When the Toledo Metropolitan Area Council of Governments ranked Toledo s transportation project needs in a 1988 long-range master plan, doing something about I-280 s Craig Memorial Bridge over the Maumee River came up as the top priority.
It was that consensus, U.S. Rep. Marcy Kaptur (D., Toledo) says, that got I-280 some federal planning funds three years later, which generated further momentum for the project.
"We were not getting our fair share back then" of federal highway funding, Miss Kaptur said, noting that I-70 and then U.S. 30 were built across central Ohio using mostly federal funds while the Ohio Turnpike, the north s primary east-west artery, was a self-funded toll road.
"I saw this as bringing back federal dollars to northwest Ohio that had been abdicated up until then," she said.
But rather than hand the project s further development over to state authorities, the metropolitan council kept pressing forward locally. It organized a task force of local elected officials, community activists, and other interested parties that first reviewed possible locations for a new Maumee River Crossing and whether such a facility should be a bridge or a tunnel.
Later, after the Ohio Department of Transportation s 1998 inclusion of the I-280 project in its own long-range plan with a combined state and federal funds budget of $200 million the task force reconvened and guided a public-involvement process previously unseen in Ohio.
Based on citizens comments during a series of public hearings, the task force effectively chose the type of bridge to be built and many of its aesthetic design features, and even did most of the legwork for selecting a name. Ultimate decision-making authority still rested with the Ohio Department of Transportation or, for the name, the state legislature, but in no case was a major task-force recommendation rejected, and Veterans Glass City Skyway was a composite of the two most popular choices in the task force s name-the-bridge campaign.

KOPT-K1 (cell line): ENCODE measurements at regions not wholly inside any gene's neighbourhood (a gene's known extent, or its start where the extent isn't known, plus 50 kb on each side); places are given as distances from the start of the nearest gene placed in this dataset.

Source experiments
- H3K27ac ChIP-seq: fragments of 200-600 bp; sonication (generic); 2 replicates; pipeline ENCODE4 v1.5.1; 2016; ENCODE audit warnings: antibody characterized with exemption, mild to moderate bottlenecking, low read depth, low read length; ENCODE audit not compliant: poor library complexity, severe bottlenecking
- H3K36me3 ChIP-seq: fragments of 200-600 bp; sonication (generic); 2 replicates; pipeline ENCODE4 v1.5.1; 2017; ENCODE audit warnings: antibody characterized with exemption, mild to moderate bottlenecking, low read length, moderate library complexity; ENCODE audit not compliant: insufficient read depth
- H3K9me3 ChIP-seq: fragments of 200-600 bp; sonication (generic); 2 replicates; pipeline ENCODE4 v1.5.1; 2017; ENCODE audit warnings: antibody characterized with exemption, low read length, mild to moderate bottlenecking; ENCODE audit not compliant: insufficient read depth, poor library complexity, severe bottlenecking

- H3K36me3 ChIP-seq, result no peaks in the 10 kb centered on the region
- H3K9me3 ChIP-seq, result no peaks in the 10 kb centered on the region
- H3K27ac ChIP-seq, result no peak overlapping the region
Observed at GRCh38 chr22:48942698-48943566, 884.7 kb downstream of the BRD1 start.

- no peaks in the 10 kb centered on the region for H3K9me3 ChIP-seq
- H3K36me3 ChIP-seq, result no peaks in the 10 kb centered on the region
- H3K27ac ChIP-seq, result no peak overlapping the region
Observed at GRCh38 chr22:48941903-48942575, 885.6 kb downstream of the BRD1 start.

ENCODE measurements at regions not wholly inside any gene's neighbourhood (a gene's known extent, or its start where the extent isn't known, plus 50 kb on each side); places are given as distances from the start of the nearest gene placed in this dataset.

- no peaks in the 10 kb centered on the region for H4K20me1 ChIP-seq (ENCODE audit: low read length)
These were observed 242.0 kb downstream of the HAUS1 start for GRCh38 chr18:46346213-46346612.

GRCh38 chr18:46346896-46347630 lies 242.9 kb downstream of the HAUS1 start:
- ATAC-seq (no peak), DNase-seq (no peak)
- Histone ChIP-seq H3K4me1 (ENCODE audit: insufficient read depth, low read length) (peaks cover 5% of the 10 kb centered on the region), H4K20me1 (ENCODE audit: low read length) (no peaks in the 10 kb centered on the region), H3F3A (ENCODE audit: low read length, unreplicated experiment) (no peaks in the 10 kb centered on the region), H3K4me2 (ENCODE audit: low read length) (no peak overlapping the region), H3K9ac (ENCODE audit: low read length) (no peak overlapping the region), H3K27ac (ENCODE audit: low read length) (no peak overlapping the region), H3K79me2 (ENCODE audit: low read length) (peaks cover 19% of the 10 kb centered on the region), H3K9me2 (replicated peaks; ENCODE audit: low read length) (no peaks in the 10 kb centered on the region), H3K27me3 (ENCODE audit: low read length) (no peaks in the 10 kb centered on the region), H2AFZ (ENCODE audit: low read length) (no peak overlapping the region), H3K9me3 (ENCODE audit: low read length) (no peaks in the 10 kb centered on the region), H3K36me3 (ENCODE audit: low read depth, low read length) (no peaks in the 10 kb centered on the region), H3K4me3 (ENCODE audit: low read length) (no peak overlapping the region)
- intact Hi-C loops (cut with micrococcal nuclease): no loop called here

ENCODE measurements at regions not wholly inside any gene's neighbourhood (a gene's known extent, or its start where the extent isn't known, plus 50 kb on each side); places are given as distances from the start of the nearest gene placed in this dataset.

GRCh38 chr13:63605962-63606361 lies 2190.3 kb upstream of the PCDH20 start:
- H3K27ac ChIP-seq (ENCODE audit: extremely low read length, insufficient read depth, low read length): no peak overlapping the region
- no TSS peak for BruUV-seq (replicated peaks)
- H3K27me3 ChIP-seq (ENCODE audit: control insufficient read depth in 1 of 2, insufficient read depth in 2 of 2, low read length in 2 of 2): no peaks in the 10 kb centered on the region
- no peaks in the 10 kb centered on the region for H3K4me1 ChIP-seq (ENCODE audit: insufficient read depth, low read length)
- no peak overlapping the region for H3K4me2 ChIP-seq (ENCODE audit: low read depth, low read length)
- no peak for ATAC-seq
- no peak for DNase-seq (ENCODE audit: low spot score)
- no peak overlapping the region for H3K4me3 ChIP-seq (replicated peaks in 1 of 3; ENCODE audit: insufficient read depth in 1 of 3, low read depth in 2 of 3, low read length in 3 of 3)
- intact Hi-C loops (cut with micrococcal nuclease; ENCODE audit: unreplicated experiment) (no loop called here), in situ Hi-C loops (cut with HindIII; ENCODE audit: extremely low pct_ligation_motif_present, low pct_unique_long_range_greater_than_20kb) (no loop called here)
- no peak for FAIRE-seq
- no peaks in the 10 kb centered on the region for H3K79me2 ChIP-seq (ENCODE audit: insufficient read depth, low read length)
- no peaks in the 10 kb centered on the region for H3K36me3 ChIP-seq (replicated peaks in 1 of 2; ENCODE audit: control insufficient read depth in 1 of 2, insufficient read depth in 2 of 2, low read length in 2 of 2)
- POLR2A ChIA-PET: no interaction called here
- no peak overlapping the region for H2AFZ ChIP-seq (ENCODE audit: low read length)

"I think you simply need to look at the glass in the pylon" to see that public opinion was respected in the project s design, said Mark Folk, executive director of the Arts Commission of Greater Toledo. "They ve reached out. If not through a public meeting, then they called in a local organization that was expert in that particular area they were developing.
"We had more extensive public participation than any other project of its size," said Tony Reams, the metropolitan council s current president. "We have a lot of community pride in its conception, design, development, and construction. This is a bridge that truly, we ll own."
The Craig, built during the mid-1950s, was obsolete on the day it opened.
Its entrance ramps were too short to allow proper merging for vehicles entering 50 mph (or higher) traffic, and its three-pronged northbound exit to Summit and Huron streets was so treacherous that the Huron fork was soon closed.
During the mid-1990s, the ramp from northbound Summit to the southbound Craig also was shut down after a safety wall built during renovations created such poor sight lines that motorists using the ramp couldn t see mainline traffic until they got to the merge point.
As a drawbridge, it was one of just seven such structures on the entire Interstate System by the mid-1990s and of those was one of the most active for ship openings.
Jim Holzemer, who in 1988 was a Lucas County commissioner and president of the metropolitan council s board of trustees, said the decision to rank the I-280 bridge as metropolitan Toledo s No. 1 transportation concern didn t seem all that momentous at the time.